Storm Dennis hits hard week after storm Ciara with widespread flooding
Flood water surrounds abandoned cars left in a flooded street in Tenbury Wells, after the River Teme burst its banks in western England, on February 16, 2020, after Storm Dennis caused flooding across large swathes of Britain. (AFP photo)Storm Dennis has had a chaotic effect on Britain, resulting in hundreds of air and rail travel cancellations, and the deaths of at least two people on Saturday.
Streets have been evacuated by lifeboat in some of the worst-hit areas and people moved to emergency rescue centers after their properties and businesses were devastated by water from overflowing rivers.
With more than 300 flood warning still in place across the UK, including seven severe warnings in England, there is little sign of the situation abating.
In York, thousands of sandbags have been put into place to protect vulnerable properties as the river Ouse continues to rise. However, a minister has said that the government would not be able to protect all homes from flooding.
George Eustice, the recently appointed Environment Secretary, during a visit to York to assess the situation, denied the government had been caught off guard by the floods; only a week after the UK had faced Ciara, another major storm.
Speaking to Sky News, Eustace said, "We've done a huge amount. We can't do anything about these extreme weather events but the steps we've taken have meant the impact of those weather events have affected fewer properties."
Eustice said the "nature of climate change" was responsible for the extent of the damage, adding, "These weather events are becoming more extreme, but we've done everything that we can do with a significant sum of money, and there's more to come."
Flood warnings and alerts were issued in unprecedented numbers for England on Sunday, according to John Curtin, the Environment Agency's head of floods and coastal management - reaching a combined total of 624 by Sunday night.
This had risen to 632 by 04:00 GMT on Monday morning.
The weekend saw many parts of the UK swept by winds of more than 90mph and inundated with more than a month's rainfall in 48 hours in some areas, with flights and train services being cancelled and roads closed.
The situation in south Wales, where the Met Office issued a red warning due to heavy rainfall and flooding risk, was described as "life-threatening".
South Wales Police said emergency services were working with local organisations to ensure the safety of people in communities cut off by flooding, and to minimize damage and disruption and that emergency centers have been set up for those who have been displaced.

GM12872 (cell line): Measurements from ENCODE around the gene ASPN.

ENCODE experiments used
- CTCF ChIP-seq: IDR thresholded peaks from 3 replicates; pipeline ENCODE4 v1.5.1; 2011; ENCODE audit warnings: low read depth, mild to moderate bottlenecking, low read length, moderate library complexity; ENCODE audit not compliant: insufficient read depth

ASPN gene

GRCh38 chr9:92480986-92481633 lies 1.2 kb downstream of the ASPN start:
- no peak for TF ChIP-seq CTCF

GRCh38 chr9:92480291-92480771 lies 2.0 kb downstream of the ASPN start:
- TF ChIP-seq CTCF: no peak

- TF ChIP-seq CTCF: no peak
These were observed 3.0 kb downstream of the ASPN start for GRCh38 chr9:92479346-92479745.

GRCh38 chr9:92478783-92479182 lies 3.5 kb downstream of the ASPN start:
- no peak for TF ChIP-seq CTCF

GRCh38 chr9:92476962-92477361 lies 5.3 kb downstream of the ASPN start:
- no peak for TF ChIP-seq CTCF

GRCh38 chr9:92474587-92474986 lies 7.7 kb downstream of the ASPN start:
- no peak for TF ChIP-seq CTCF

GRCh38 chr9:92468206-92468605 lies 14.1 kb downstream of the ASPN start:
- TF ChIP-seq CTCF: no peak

Severe flood warnings are in place for the rivers Lymn and Steeping in Lincolnshire, as well as the River Teme in parts of Worcestershire, Herefordshire and Shropshire.
In Worcestershire, a man was rescued from the River Teme close to Eastham Bridge and taken to hospital by ambulance, police said. But a search for a woman who went missing in floodwater in Worcestershire was called off until Monday.
In Herefordshire, the council said it was working with the emergency services, the Environment Agency and health partners to assist residents.
The council further advised people to avoid unnecessary travel, check on neighbors adding that "Rest centers" are being set up for those who need to be evacuated.
In Scotland, the Forth and Tay road bridges were closed to all traffic.
Winds battered most of Scotland on Sunday with a Met Office warning in place until 11:00 GMT on Monday.
It comes after Storm Ciara brought as much as 184mm of rain and gusts reaching 97mph last weekend.
The storm also caused hundreds of homes to be flooded and left more than 500,000 people without power.
Transport Secretary Grant Shapps told Sky News's Sophy Ridge the government was stepping up its response to extreme weather conditions.
He said it had put £2.4bn into defenses over a six-year spending period up until next year, and would allocate £4bn for the next six-year period.Heathrow check-in systems meltdown
Heathrow airport apologies for an IT glitch, which affected the display of flight departure and arrival details as well as the check-in systems, causing flight cancellation or long delays affecting thousands of passengers
The situation at the airport on Sunday was described on Twitter by one passenger as "utter chaos", while another shared pictures of whiteboards displaying handwritten flight numbers and destinations.
Heathrow stated on Sunday night that the issue had been resolved, aiming to resume normal service on Monday and operate its full schedule. However, it noted that some airlines' operations may continue to be affected by Storm Dennis and Sunday's technical issues.
A Heathrow spokesperson said: "We apologize for the inconvenience this has caused our passengers. Our teams will continue to monitor our systems and be on hand across our terminals to provide assistance to passengers as we work to resume our regular operations."
Several customers also reported issues with the Heathrow app, which appeared to be sending a stream of push notifications about the coronavirus. Heathrow has not confirmed if this was related to the IT issue affecting its check-in systems, but said in reply to one Twitter user: "We are aware of this issue and apologize for the inconvenience. Thank you for your patience."
British Airways reportedly cancelled 20 flights. The airline explained that the cancellations were the result of Heathrow's technical issues alongside the disruption caused by Storm Dennis.
"We've introduced a flexible booking policy and have brought in extra colleagues to help our customers, providing them with overnight accommodation if needed," a British Airways spokesperson added.
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